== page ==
The Hornet Spooklight, named after a town in Missouri that's no longer on the map, is perhaps the most well known and frequently visited anomalous light in the United States. About the nature of the light not much is known, but it's been regularly appearing for visitors since the 19th century. Being in the Tri-State area between Missouri, Kansas, and Oklahoma, the light is actually most frequently seen on Oklahoma land.
The light is usually seen at night, especially from 10pm into the early hours of the morning. People who have had close encounters with the light describe it as being anywhere between the size of a baseball and a basketball or larger. It can be almost any colour, and may change colours or have multiple elements, but is most frequently described as orange or yellow. Its light is strong enough to illuminate the surface of a road, and is often compared with a lantern or headlight. Indeed it usually looks like a lantern or distant headlight, and many people often take it for such until it exhibits unusual behaviour such as darting across a field and then suddenly extinguishing itself. Local residents have seen it in their back gardens, hovering outside their bedrooms, and bobbing along past their porches.
The area has been studied many times, including most famously by the US Army Corps of Engineers in 1942, who concluded that the phenomenon was due to the refraction of distant headlamps on Route 66, which was completed in 1933. Yet many, many witnesses have recorded seeing it before 1933, and even back into the 19th century before cars were invented. Nevertheless the refraction theory is very popular, and the construction of Interstate 44 in the 1960s has only helped to bolster it. In 1986, Keith Partain came up with the theory that there are two kinds of sightings: the misidentifications of distant car lamps, and the encounters with the real spooklight. This would explain why the light has remained so popular over the decades, and seems very plausible indeed when all the evidence is taken into consideration.
For example, most sightings of the light are from Missouri looking west into Oklahoma. Vistors drive along either E40 or E50—both of which have been called Spooklight Road or, confusingly, the Devil's Promenade—for perhaps a mile and then look towards the west and directly at there I44 and R66 are, just over a small hill. Trees line the sides of the roads. It's not too surprising that most of the lights seen from this vantage point in this direction are distant and indistinct. On the other hand, there are the other type of report: for example, people having seen a light in the west, only to drive towards it and then have it reappear behind them. Or the sighting of Garland "Spooky" Middleton, proprieter of the "Spook Light Free Museum", where the light tumbled along sparkling into a field amidst some cattle.
The shack known as the Spook Light Free Museum, or the Spooksville Museum, was built on the intersection of E50 and State Line Road by photographer Arthur Posie Meadows. It was later run by Leslie W. Robertson, who subsequently sold it to his brother-in-law Middleton. Open nightly from 6pm to 1am, it was expanded to include a pool table and bar, and in the early 70s once attracted 271 visitors in one night. It was destroyed by fire, possibly in the 80s after Middleton passed away, and no longer stands.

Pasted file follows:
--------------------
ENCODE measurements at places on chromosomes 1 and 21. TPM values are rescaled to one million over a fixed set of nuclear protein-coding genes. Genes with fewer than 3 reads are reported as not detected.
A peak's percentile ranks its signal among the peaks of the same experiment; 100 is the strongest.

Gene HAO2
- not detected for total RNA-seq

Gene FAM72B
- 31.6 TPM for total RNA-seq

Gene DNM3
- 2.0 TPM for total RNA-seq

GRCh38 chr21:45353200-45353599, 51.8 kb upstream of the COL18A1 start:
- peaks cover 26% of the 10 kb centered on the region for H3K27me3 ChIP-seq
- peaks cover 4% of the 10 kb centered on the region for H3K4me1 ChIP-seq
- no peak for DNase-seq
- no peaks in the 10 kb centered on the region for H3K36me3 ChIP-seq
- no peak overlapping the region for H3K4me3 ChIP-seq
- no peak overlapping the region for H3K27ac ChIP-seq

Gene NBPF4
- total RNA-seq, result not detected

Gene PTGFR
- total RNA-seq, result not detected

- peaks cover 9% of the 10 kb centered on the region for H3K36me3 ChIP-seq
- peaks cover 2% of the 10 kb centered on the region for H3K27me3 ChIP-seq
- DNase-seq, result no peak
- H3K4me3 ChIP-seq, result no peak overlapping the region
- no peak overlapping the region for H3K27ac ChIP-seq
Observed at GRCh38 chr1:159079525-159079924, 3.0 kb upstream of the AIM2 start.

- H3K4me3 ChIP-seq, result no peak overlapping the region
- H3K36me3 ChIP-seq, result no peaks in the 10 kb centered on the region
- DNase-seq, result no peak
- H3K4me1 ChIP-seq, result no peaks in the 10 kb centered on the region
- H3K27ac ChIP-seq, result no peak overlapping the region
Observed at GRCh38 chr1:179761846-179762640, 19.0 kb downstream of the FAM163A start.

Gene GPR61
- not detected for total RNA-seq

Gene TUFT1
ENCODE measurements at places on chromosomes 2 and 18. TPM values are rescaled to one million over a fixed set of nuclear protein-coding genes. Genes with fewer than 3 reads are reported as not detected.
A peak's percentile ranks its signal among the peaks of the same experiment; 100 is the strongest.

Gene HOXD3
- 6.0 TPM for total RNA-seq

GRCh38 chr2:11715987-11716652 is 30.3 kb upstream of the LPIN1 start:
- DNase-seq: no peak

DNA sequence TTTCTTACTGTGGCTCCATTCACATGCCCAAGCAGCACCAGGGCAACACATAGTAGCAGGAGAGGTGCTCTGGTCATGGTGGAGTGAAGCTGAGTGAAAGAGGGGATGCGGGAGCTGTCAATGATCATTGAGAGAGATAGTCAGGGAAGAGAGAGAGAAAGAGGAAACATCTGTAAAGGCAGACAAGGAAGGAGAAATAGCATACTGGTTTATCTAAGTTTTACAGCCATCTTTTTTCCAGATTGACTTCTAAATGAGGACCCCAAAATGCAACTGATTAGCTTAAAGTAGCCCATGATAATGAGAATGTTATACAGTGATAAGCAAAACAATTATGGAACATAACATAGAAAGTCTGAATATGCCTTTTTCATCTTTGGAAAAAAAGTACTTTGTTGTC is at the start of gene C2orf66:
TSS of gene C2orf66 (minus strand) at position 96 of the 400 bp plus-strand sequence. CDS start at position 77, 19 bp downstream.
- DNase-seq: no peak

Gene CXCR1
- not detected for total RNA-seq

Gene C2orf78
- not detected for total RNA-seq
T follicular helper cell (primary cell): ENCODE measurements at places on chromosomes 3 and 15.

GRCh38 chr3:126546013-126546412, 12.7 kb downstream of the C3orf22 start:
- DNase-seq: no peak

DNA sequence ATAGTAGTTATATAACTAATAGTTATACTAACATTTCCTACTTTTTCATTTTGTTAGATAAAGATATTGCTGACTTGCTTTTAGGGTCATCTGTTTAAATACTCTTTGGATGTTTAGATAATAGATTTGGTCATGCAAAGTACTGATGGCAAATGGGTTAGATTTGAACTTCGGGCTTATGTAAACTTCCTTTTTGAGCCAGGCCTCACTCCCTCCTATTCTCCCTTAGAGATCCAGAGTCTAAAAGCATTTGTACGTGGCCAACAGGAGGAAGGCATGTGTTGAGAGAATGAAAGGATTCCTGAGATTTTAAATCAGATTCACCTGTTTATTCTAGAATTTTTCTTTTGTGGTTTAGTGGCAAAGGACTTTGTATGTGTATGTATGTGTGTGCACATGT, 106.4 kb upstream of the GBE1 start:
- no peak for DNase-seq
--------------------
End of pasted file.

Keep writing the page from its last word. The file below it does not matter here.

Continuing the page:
If you can approach from Interstate 44, the best route is to take the Seneca exit near Joplin, turning south onto Highway 43, and thence onto the light:
The eastern edge of the spooklight area is on Gum Road, just before the intersection with State Line Road. The light was seen to the south of the end of Gum Road back in the days of the horse and buggy, before cars became popular. Thereafter it is said to have moved further west, especially along E40 in the early part of the 20th century. In the 1950s it is said to have moved again, this time slightly south to E50. In fact, sightings of the light seem to have continued along E40 after this time, and even along Gum Road, so that the whole area can be considered rife spooklight viewing territory—if one is not interested in distant refraction from I44 and R66 of course.
Another common approach is to stay on H43 until the intersection with Iris Road, turning right (west) onto Iris and then right again (north) onto State Line Road. In this way, you approach the spooklight area from the south. This method is especially common given the belief that E50 is the only place where the spooklight can be seen.
Because it's the most famous American spooklight, the Hornet Spooklight is often referred to as simply "The Spooklight". As with most spooklights, however, the Hornet part is usually included to indicate of the closest town. Hornet is indeed the closest town to the actual location of the light, but things aren't that simple: most maps don't even include Hornet because it's basically a ghost town, and being associated with a spooklight is lucrative for tourism. So the spooklight is often named not after Hornet, but after Seneca, Joplin, Neosho, Quapaw, and even the Tri-State Area in general.
On 9th July 2006, I conducted a quick survey comparing lots of different names for the light to see how often they were used on the web. Here's a summary of the results, from most to least popular:
In a report of fires in eastern Oklahoma, the following two lines appear, very likely indicating times when the fire services were called for the spooklight:
The latitudes and longitudes given refer to points in the spooklight area, just off of State Line Road, and north and south of E50.Sean B. Palmer